Desertion, as set forth in 23 P.S. § 10(1)(d), is recognized as a grounds for divorce. If the offending party "shall have committed wilful and malicious desertion, and absence from the habitation of the injured and innocent spouse, without a reasonable cause, for and during the term and space of two years" then that party is guilty of the offense of "desertion". It is clear that in the instant case the appellant had absented herself from her husband's home for more than two years. The only issue is whether her absence was "without reasonable cause". Where one party to a marriage departs from the habitation of the other and absents herself therefrom for a period of two years the party who left the marital abode has the burden of proving reasonable cause for her departure and absence in a divorce action brought against her on the grounds of desertion. Zimmerman v. Zimmerman, 428 Pa. 118, 236 A.2d 785 (1968). Reasonable cause which justifies one spouse leaving the habitation of the other is that which would entitle the separating party to a divorce. Hughes v. Hughes, 196 Pa. Super. 144, 173 A.2d 700 (1961). However, a wife's withdrawal from the marital home does not become wilful and malicious desertion where the husband consents to or encourages the separation. Bench v. Bench, 199 Pa. Super. 405, 185 A.2d 664 (1962).
In the instant case, the appellee testified that his wife left him when she became angry over the fact that he admitted to her that he had fathered an illegitimate child 19 years prior to their marriage.
The fact that a husband fathered an illegitimate child some nineteen years prior to his marriage to the
[ 279 Pa. Super. Page 70]
defendant is not reasonable cause for his wife to absent herself from the marital domicile and if she does so for a period of two years her absence is deemed to be willfull and malicious and she is guilty of desertion. See Travis v. Travis, 183 Pa. Super. 273, 130 A.2d 724 (1957). However, appellant testified that her husband encouraged her to leave the marital domicile by telling her that he did not consider her to be his real wife and by threatening to get rid of her "in another way". If true, this fact would constitute reasonable cause for appellant to leave appellee. The appellant denied that he told or encouraged his wife to leave, although he admitted it was possible that his affections had changed completely towards her. Both parties testified that it was they who had attempted to reconcile with the other but that they had been rebuffed by the other in these attempts. Thus, we are presented the issue of credibility.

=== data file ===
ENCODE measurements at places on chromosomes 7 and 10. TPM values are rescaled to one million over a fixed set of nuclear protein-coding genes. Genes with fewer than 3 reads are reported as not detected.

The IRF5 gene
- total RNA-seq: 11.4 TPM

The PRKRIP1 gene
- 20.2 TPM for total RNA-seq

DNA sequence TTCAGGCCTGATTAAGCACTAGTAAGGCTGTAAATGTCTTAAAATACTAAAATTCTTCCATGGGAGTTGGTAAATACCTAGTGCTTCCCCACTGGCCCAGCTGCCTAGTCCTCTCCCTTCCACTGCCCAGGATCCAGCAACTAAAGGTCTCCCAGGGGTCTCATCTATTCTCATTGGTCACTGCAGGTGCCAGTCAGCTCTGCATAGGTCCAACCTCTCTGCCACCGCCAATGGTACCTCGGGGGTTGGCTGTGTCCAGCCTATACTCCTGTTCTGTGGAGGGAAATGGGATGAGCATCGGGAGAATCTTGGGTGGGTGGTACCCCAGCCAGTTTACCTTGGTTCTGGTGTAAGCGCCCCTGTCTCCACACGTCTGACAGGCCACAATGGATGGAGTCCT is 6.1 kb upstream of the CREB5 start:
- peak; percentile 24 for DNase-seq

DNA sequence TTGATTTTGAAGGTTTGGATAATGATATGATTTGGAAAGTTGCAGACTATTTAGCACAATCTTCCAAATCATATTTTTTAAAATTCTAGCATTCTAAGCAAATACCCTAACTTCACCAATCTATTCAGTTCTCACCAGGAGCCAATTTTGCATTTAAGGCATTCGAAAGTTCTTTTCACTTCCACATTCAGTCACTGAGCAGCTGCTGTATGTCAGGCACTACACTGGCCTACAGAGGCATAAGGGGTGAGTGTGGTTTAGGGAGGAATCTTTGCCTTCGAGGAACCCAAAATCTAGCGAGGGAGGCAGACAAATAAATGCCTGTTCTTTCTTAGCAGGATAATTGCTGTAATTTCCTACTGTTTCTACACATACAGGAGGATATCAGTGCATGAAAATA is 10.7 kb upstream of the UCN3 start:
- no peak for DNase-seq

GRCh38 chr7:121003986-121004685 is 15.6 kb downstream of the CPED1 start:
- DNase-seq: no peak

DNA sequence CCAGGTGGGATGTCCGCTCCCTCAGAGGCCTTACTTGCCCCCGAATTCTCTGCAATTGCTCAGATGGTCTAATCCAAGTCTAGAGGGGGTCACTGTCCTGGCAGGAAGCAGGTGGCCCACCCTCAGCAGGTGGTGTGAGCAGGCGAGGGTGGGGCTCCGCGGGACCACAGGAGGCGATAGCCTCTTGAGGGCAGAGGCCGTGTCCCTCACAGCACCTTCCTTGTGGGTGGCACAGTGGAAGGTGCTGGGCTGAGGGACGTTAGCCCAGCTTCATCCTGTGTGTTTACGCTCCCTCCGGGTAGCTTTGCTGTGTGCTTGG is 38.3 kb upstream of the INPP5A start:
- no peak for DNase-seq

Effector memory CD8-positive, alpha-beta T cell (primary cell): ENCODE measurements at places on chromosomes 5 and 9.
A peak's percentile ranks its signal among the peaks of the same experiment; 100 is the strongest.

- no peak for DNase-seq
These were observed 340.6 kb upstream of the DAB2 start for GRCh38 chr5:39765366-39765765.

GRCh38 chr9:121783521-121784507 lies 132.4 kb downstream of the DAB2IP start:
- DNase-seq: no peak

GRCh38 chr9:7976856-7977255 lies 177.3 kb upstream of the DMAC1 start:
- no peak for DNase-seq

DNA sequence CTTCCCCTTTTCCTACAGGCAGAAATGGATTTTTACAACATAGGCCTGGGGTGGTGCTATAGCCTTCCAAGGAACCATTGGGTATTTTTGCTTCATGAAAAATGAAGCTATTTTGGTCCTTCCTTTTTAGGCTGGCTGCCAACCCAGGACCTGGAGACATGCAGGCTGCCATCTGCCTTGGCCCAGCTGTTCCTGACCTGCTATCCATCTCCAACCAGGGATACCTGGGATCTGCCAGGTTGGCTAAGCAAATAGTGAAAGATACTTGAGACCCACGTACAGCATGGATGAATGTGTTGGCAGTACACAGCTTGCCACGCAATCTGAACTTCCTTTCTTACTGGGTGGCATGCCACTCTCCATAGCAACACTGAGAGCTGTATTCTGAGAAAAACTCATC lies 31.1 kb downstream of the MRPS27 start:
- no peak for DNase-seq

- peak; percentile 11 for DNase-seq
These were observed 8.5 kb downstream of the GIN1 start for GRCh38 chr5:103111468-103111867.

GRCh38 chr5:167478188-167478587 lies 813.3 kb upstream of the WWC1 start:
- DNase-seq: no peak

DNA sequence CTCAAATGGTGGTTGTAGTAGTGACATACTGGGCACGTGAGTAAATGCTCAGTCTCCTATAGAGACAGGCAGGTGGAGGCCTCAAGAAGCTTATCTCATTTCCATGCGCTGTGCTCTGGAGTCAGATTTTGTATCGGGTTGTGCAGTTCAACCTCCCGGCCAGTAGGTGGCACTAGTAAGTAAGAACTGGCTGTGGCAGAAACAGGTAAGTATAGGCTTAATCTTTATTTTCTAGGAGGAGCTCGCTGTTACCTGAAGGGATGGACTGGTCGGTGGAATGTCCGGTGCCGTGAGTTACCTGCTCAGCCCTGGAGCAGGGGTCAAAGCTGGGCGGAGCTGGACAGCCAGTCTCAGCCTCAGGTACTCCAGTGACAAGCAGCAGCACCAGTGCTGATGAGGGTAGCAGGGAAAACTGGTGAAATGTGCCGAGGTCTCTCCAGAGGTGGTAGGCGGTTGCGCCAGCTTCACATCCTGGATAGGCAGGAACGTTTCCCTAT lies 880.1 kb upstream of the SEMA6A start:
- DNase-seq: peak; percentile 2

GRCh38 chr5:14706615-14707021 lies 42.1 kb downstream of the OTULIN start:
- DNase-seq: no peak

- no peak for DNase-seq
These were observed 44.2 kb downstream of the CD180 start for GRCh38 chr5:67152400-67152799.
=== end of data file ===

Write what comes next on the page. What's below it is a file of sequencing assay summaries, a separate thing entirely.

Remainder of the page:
A Master's Report in a divorce action, although advisory only is to be given fullest consideration, particularly on the issue of credibility of witnesses. Margolis v. Margolis, 201 Pa. Super. 129, 192 A.2d 228 (1963). This is so because it is the master who had the opportunity to observe the demeanor of the witnesses and the parties. However, in a divorce action we are to make an independent review of the record and to consider the evidence de novo, pass on its weight and on the credibility of witnesses, and reach an independent conclusion on the merit. Rankin v. Rankin, 181 Pa. Super. 414, 124 A.2d 639 (1956). In reviewing the record we must sedulously examine and weigh the testimony to discover inherent improbabilities in stories of witnesses, inconsistencies and contradictions, bias and interest, opposition to incontrovertible physical facts, potent falsehood and other factors by which credibility may be ascertained. Rankin v. Rankin, supra.
The determination of this case depends upon the credibility of the parties. In this regard we give weight to the determination of credibility by the Master who saw the parties, heard their testimony and observed their individual demeanors.
The court below held:
[ 279 Pa. Super. Page 71]
"After reviewing extensively the testimony of all of the parties, and after having made an independent investigation of the evidence, de novo, we see no reason to disturb or disagree with the findings and conclusions of the Master regarding the credibility of witnesses, and, therefore, accept his assessment of the weight to be given the testimony adduced at the hearing. Sacavitch v. Sacavitch, 206 Pa. Super. 229, 212 A.2d 926 (1965); Nichols v. Nichols, 207 Pa. Super. 220, 217 A.2d 807 (1966)."
After careful review of the evidence, de novo, we find no reason to disagree with the determination of the court below.
© 1998 VersusLaw Inc.